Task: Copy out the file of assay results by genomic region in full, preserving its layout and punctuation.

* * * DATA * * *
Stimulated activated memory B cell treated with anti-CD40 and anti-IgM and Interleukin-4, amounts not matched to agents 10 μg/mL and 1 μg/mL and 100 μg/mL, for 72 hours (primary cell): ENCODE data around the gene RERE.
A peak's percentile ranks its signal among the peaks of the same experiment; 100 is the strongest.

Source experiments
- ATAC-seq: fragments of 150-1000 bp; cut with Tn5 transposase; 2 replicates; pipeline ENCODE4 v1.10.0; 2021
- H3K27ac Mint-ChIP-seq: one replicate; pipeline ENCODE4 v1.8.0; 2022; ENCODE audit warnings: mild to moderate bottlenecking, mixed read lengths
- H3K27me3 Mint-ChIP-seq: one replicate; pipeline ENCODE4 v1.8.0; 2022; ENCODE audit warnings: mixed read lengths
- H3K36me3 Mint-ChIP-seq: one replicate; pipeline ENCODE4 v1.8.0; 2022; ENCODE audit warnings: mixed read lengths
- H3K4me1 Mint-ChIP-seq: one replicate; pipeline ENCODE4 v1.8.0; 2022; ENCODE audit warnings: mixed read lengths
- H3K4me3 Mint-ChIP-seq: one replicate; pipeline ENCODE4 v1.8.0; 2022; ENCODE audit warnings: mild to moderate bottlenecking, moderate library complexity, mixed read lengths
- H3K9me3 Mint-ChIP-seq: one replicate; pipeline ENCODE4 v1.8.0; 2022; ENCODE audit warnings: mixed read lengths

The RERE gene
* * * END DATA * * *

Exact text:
Stimulated activated memory B cell treated with anti-CD40 and anti-IgM and Interleukin-4, amounts not matched to agents 10 μg/mL and 1 μg/mL and 100 μg/mL, for 72 hours (primary cell): ENCODE data around the gene RERE.
A peak's percentile ranks its signal among the peaks of the same experiment; 100 is the strongest.

Source experiments
- ATAC-seq: fragments of 150-1000 bp; cut with Tn5 transposase; 2 replicates; pipeline ENCODE4 v1.10.0; 2021
- H3K27ac Mint-ChIP-seq: one replicate; pipeline ENCODE4 v1.8.0; 2022; ENCODE audit warnings: mild to moderate bottlenecking, mixed read lengths
- H3K27me3 Mint-ChIP-seq: one replicate; pipeline ENCODE4 v1.8.0; 2022; ENCODE audit warnings: mixed read lengths
- H3K36me3 Mint-ChIP-seq: one replicate; pipeline ENCODE4 v1.8.0; 2022; ENCODE audit warnings: mixed read lengths
- H3K4me1 Mint-ChIP-seq: one replicate; pipeline ENCODE4 v1.8.0; 2022; ENCODE audit warnings: mixed read lengths
- H3K4me3 Mint-ChIP-seq: one replicate; pipeline ENCODE4 v1.8.0; 2022; ENCODE audit warnings: mild to moderate bottlenecking, moderate library complexity, mixed read lengths
- H3K9me3 Mint-ChIP-seq: one replicate; pipeline ENCODE4 v1.8.0; 2022; ENCODE audit warnings: mixed read lengths

The RERE gene